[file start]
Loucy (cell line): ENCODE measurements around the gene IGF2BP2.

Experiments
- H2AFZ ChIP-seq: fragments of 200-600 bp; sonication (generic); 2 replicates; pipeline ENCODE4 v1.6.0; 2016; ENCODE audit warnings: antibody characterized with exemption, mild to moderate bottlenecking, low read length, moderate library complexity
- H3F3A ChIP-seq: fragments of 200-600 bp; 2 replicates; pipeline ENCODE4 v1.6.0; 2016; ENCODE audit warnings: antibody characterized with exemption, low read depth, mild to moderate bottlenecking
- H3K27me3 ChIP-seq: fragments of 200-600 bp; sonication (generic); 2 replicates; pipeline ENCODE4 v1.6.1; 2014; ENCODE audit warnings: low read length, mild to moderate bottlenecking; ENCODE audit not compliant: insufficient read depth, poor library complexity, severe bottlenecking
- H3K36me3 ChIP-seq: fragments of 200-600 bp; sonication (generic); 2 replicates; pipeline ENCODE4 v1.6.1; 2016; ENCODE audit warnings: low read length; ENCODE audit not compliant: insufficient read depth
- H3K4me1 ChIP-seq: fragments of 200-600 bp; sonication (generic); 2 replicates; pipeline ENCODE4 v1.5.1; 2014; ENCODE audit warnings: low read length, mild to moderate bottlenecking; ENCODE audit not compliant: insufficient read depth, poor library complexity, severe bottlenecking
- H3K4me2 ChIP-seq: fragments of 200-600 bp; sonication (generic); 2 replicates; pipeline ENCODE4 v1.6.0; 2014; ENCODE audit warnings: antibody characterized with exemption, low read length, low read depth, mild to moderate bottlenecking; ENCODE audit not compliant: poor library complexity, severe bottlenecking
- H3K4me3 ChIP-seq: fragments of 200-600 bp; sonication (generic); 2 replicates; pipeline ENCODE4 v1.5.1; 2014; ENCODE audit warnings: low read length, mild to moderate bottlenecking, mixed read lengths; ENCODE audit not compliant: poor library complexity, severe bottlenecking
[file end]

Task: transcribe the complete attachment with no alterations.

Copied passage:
Loucy (cell line): ENCODE measurements around the gene IGF2BP2.

Experiments
- H2AFZ ChIP-seq: fragments of 200-600 bp; sonication (generic); 2 replicates; pipeline ENCODE4 v1.6.0; 2016; ENCODE audit warnings: antibody characterized with exemption, mild to moderate bottlenecking, low read length, moderate library complexity
- H3F3A ChIP-seq: fragments of 200-600 bp; 2 replicates; pipeline ENCODE4 v1.6.0; 2016; ENCODE audit warnings: antibody characterized with exemption, low read depth, mild to moderate bottlenecking
- H3K27me3 ChIP-seq: fragments of 200-600 bp; sonication (generic); 2 replicates; pipeline ENCODE4 v1.6.1; 2014; ENCODE audit warnings: low read length, mild to moderate bottlenecking; ENCODE audit not compliant: insufficient read depth, poor library complexity, severe bottlenecking
- H3K36me3 ChIP-seq: fragments of 200-600 bp; sonication (generic); 2 replicates; pipeline ENCODE4 v1.6.1; 2016; ENCODE audit warnings: low read length; ENCODE audit not compliant: insufficient read depth
- H3K4me1 ChIP-seq: fragments of 200-600 bp; sonication (generic); 2 replicates; pipeline ENCODE4 v1.5.1; 2014; ENCODE audit warnings: low read length, mild to moderate bottlenecking; ENCODE audit not compliant: insufficient read depth, poor library complexity, severe bottlenecking
- H3K4me2 ChIP-seq: fragments of 200-600 bp; sonication (generic); 2 replicates; pipeline ENCODE4 v1.6.0; 2014; ENCODE audit warnings: antibody characterized with exemption, low read length, low read depth, mild to moderate bottlenecking; ENCODE audit not compliant: poor library complexity, severe bottlenecking
- H3K4me3 ChIP-seq: fragments of 200-600 bp; sonication (generic); 2 replicates; pipeline ENCODE4 v1.5.1; 2014; ENCODE audit warnings: low read length, mild to moderate bottlenecking, mixed read lengths; ENCODE audit not compliant: poor library complexity, severe bottlenecking